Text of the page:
It's easy not to change, and to justify your inertia with reference to the scary, punitive, hopelessly luddite regulator.  It's easy to continue lovingly polishing the hideously complex snowflake your internal computing environment has become. It's far harder to look at the truth behind the hearsay, and to work out when doing something different might — or might not — be the better approach for your business, and its effort to win, serve, and retain customers.

My latest report, Bespoke Vertical Clouds Become Less Important As Public Clouds Do More, takes a look at some of the rationale for using vertical cloud solutions in these situations. Often — but definitely not always — you may discover that a generic public cloud provider will do the job just as well. Or maybe even better.

Bosch And SAP Agree A Strategic Internet Of Things (IoT) Partnership To Facilitate Data Orchestration

Dan Bieler

I recently attended an event at which Bosch and SAP announced a major partnership to more closely align their respective cloud and software expertise around the industrial internet of things. This partnership underlines the fact that SAP and Bosch are prepared to significantly transform their respective business models to generate new value for their customers. The SAP and Bosch partnership focuses on two main items:

  • SAP will add SAP Hana database to Bosch IoT Cloud. Bosch customers will be able to access SAP Hana in the Bosch IoT Cloud with the goal of processing large quantities of data in near-real time. This makes it easier for Bosch’s customers to run analytics of IoT sensor data in the SAP Hana environment.
  • Bosch will make its IoT microservices available to SAP on SAP Hana Cloud Platform. This move will facilitate the safe connection of different devices and components, including vehicles, manufacturing machinery, and smart tools, with open platforms. Customers will benefit from a broad range of emerging services to support their business processes.
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Consultancies are adapting to the digital world

Marc Cecere

The age of the customer is characterized by customer empowerment, digital technology, and new business models. These factors are changing who buys consulting, what they're expecting, how consultants execute on these projects, and how clients pay for them. As a result, firms including Deloitte, McKinsey, Booz Allen Hamilton, Cognizant and others are changing delivery, hiring and contracting models to:

  • Enable reusable assets and software solutions to comprise the bulk of consulting projects. As clients in an increasingly fast world move away from multi year projects, they expect consultants to do the same. Prefab consulting allows consultants to come in with the majority of the work done and focus their problem solving on the issues that are the most unique to that client. This creates a partially “out of the box” solution that eliminates repetitive work from client to client and reduces lead time considerably.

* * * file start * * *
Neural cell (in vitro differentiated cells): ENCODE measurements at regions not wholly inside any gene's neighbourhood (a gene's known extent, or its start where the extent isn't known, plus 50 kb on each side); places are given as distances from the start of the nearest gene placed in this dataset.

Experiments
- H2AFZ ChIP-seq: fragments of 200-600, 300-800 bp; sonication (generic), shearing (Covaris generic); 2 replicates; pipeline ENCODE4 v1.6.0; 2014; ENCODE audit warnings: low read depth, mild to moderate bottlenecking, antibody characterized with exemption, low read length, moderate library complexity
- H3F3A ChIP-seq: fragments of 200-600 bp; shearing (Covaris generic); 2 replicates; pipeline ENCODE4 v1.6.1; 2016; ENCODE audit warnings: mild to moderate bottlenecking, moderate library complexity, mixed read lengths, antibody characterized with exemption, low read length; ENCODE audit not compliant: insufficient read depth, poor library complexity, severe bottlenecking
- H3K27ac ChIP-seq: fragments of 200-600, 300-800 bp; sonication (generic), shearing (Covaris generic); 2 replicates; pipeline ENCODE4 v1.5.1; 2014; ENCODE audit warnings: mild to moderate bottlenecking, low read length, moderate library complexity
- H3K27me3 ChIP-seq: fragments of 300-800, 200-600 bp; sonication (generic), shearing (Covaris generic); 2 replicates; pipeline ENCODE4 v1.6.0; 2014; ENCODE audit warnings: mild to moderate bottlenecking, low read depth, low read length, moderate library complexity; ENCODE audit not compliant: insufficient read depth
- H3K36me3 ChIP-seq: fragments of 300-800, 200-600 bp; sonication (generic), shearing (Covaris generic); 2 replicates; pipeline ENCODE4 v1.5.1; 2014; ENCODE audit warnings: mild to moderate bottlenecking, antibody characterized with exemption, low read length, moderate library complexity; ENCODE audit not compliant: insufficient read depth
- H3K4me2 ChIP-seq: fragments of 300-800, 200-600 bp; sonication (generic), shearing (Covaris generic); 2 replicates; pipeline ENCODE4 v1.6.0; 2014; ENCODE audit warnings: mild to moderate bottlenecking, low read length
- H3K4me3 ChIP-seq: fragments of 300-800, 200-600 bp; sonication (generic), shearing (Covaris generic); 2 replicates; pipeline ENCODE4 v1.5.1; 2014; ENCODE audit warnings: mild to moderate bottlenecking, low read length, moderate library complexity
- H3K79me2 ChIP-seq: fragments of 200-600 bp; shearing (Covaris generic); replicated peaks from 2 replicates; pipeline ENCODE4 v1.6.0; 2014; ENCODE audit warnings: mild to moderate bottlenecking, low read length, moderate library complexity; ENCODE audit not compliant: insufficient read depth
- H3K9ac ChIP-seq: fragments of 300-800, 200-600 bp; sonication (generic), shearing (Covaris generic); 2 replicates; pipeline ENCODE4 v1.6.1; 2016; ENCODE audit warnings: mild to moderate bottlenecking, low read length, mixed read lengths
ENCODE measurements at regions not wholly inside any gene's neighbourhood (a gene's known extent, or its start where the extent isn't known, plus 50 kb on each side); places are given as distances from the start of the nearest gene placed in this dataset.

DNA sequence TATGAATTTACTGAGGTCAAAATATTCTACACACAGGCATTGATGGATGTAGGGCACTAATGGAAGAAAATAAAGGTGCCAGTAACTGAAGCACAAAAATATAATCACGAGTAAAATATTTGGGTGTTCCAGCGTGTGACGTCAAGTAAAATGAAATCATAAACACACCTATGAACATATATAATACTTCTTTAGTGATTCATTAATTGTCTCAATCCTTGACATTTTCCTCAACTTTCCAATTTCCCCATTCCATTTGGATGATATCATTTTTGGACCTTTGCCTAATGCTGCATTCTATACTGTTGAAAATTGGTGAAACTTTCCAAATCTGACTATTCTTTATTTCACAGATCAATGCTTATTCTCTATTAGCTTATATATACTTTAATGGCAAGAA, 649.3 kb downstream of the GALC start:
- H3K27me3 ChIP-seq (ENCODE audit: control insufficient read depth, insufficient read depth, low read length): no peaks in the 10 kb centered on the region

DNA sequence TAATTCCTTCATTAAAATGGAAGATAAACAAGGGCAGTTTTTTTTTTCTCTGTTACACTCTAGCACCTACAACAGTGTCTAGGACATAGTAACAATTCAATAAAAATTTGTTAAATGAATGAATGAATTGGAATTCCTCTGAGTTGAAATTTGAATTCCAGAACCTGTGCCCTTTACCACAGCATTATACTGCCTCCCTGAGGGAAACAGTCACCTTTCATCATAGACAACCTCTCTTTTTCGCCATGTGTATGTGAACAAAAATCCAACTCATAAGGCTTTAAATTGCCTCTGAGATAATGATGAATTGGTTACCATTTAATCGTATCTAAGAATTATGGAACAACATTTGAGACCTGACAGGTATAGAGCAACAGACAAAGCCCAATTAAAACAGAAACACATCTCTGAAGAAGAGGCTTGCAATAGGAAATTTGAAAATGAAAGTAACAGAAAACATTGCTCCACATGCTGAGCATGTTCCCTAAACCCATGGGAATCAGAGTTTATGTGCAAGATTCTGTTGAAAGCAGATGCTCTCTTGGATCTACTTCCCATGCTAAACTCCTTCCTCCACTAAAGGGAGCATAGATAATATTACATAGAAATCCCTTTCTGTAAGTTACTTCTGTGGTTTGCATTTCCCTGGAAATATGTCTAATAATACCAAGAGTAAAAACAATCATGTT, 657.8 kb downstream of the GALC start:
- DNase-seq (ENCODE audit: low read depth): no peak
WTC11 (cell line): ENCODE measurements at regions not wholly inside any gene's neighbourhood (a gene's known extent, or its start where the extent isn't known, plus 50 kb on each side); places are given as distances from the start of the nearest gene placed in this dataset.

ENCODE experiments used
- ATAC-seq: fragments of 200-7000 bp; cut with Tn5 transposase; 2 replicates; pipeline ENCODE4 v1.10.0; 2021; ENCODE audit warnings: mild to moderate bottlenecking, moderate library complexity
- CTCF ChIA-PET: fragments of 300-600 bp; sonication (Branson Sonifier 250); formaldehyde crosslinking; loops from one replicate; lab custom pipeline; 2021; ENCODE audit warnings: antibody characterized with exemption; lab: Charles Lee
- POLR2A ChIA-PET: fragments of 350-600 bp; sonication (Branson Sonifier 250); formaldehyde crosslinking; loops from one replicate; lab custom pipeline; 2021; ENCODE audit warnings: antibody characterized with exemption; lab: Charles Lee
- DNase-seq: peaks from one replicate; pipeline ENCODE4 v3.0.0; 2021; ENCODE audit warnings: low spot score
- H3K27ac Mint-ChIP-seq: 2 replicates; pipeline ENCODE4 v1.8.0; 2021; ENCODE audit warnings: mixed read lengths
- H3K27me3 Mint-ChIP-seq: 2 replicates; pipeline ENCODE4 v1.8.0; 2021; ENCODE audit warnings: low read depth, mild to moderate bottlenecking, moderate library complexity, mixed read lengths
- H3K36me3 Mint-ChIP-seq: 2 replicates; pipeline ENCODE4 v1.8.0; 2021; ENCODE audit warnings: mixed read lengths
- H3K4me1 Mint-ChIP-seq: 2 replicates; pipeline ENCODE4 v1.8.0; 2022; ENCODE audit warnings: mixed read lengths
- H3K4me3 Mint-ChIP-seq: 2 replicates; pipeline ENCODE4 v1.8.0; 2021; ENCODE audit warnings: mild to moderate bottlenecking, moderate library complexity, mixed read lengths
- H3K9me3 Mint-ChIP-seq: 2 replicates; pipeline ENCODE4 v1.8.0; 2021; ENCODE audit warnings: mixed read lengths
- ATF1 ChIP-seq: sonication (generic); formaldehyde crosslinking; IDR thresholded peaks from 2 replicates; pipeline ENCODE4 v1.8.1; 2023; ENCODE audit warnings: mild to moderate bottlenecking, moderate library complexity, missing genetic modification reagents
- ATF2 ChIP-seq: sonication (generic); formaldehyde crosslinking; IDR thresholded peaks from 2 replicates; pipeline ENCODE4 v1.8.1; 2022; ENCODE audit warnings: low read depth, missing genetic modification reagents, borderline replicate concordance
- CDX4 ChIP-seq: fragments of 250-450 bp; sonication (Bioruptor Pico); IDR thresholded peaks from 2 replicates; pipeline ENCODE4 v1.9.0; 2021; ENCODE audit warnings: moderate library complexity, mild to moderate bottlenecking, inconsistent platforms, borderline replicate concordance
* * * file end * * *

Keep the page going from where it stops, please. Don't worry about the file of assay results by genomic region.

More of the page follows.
• Gradually replace technical generalists with specialists. As prefab consulting takes over the work which generalist MBA grads have done in the past, consultants will look to specialists to solve the complex and unique problems that remain after the reusable assets finish the front end work.
  • Provide near immediate access through On demand consulting. In a connected world where we are used to have everything at our fingertips, consultants are expected to be there in our moment of need as well. Consultancies will need to find the experts, make them available, provide context for the questions and connect them with the client- all at the touch of a button.
  • Change the client vs consultancy mindset through co-creation and risk based contracts. Traditional contracts create conflicting goals between the client and consultants. Value-based contracts create greater collaboration as both parties will be striving towards the same metrics.
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Update Your Balanced Scorecard With Business Outcome And Agility Metrics

Martha Bennett

We’ve entered the age of the customer, where powerful customers are disrupting every industry.  In response, companies will have to change how they develop, market, sell, and deliver products and services directly to their customers and through their partners. CIOs and their teams are crucial to these strategic responses and will have to track transformation and performance with new metrics to go beyond their traditional IT approach to include the business technology (BT) strategy — technology, systems, and processes to win, serve, and retain customers.

Existing approaches to Balanced Scorecards deliver limited value in this new environment. This is why Forrester has created an updated Tech Management Balanced Scorecard (based on the original framework proposed by Robert S. Kaplan and David P. Norton) in which we recommend an approach that addresses four components: business outcomes, agility, health, and service (see Figure).